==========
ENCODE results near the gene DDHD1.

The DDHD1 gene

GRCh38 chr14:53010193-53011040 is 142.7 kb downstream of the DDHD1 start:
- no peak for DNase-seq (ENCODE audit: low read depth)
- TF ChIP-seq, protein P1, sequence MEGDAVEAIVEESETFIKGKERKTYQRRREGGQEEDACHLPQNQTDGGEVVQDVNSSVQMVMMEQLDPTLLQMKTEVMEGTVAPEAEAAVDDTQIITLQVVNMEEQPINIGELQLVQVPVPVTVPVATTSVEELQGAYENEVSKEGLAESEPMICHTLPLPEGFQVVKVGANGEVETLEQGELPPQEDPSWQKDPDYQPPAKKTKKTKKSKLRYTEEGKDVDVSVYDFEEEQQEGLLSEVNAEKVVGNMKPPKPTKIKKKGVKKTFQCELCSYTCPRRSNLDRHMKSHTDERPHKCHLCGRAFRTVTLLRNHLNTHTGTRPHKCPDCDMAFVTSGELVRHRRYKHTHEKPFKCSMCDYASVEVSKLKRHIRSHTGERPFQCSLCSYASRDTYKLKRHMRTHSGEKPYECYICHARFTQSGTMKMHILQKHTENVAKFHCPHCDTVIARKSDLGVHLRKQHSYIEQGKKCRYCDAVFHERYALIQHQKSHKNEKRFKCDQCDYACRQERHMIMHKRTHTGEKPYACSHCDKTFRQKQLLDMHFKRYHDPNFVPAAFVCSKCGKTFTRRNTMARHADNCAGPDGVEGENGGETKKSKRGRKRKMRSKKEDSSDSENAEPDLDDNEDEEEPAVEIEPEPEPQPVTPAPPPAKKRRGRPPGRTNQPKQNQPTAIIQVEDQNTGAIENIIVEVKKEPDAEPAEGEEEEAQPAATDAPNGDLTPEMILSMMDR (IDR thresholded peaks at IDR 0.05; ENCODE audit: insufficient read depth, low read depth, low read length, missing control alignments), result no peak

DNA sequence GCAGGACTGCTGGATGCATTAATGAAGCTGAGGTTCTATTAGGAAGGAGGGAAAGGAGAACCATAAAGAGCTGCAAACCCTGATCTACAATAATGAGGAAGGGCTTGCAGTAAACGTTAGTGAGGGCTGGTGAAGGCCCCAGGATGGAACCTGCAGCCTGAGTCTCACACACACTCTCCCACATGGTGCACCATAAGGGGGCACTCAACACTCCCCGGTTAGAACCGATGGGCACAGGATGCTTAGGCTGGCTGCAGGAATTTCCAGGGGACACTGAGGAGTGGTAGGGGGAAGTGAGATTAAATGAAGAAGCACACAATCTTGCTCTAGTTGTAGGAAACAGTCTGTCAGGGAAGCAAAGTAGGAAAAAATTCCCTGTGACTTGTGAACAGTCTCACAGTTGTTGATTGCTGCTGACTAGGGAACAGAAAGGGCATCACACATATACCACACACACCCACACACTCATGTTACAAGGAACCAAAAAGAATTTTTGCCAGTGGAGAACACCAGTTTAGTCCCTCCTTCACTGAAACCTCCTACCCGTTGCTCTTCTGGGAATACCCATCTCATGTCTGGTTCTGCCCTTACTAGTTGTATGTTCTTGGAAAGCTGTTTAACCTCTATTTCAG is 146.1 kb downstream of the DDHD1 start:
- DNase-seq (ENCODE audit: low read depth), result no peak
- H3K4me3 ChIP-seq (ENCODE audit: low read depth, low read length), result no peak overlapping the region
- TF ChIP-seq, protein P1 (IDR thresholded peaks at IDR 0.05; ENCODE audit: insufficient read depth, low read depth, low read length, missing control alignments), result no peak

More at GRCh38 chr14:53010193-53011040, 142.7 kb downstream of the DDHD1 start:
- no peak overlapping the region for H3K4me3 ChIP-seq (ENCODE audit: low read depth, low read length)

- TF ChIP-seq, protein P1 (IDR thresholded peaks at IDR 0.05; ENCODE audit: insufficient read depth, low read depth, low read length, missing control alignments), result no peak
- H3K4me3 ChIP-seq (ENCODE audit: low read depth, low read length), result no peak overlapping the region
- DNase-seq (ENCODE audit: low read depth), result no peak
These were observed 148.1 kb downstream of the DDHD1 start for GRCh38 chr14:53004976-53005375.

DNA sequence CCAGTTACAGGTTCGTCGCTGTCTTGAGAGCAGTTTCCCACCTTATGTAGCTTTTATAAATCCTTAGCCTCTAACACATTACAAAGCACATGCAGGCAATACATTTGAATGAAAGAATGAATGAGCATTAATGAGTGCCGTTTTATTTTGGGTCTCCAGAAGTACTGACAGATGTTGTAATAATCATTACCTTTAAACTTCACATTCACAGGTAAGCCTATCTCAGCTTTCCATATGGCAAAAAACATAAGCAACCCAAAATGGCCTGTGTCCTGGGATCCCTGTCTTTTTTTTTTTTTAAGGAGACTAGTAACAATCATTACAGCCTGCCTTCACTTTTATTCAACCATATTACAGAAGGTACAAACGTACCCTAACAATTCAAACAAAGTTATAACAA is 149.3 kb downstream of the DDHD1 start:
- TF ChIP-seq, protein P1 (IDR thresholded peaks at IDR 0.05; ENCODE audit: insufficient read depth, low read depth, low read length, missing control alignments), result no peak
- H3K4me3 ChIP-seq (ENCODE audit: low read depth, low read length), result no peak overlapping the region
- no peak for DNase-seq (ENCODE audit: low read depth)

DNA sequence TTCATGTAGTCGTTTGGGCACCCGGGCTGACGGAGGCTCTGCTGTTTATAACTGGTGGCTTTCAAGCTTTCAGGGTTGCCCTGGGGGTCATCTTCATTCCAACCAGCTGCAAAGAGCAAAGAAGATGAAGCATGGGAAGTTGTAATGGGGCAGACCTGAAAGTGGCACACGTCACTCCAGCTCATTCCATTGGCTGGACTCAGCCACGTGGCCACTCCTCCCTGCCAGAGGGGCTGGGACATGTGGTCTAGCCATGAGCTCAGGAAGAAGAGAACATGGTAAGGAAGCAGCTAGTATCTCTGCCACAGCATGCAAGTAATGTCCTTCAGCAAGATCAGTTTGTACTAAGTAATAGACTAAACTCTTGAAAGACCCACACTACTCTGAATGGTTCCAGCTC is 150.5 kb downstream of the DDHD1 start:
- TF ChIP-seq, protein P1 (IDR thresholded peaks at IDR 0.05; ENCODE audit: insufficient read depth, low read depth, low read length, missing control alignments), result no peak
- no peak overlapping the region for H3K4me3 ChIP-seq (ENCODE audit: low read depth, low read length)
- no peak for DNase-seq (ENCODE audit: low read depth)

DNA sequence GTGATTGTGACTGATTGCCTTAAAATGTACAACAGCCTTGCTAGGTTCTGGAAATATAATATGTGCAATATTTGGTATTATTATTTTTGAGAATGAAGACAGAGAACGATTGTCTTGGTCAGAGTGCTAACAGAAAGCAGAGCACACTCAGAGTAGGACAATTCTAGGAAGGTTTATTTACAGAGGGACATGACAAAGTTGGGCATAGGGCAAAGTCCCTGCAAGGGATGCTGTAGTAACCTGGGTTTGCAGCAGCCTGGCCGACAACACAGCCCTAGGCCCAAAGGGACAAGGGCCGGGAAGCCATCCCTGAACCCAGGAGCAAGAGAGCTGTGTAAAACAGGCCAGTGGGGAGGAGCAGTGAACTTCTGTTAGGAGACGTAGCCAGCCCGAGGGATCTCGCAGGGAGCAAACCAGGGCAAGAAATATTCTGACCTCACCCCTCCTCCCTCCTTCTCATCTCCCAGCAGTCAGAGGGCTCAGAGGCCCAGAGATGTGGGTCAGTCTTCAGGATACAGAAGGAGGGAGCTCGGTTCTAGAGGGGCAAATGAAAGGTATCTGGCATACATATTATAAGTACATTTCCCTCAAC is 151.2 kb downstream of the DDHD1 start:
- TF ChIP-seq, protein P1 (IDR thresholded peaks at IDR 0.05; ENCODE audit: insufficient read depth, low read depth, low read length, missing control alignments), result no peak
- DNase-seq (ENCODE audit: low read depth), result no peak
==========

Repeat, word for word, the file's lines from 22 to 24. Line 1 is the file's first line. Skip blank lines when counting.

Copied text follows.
- no peak overlapping the region for H3K4me3 ChIP-seq (ENCODE audit: low read depth, low read length)
- no peak for DNase-seq (ENCODE audit: low read depth)

DNA sequence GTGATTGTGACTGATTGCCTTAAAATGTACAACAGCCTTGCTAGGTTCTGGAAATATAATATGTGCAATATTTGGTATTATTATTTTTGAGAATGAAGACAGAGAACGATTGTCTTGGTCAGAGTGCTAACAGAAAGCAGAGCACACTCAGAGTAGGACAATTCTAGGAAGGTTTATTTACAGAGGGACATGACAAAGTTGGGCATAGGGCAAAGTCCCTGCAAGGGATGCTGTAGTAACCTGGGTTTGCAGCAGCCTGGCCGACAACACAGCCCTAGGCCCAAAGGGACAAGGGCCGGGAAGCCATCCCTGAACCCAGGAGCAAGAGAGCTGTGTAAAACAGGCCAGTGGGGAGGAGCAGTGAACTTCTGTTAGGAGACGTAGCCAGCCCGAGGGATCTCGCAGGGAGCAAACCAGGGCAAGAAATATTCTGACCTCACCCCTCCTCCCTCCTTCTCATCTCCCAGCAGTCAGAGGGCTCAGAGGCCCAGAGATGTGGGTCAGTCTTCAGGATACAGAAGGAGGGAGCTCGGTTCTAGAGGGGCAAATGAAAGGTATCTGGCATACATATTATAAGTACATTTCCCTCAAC is 151.2 kb downstream of the DDHD1 start: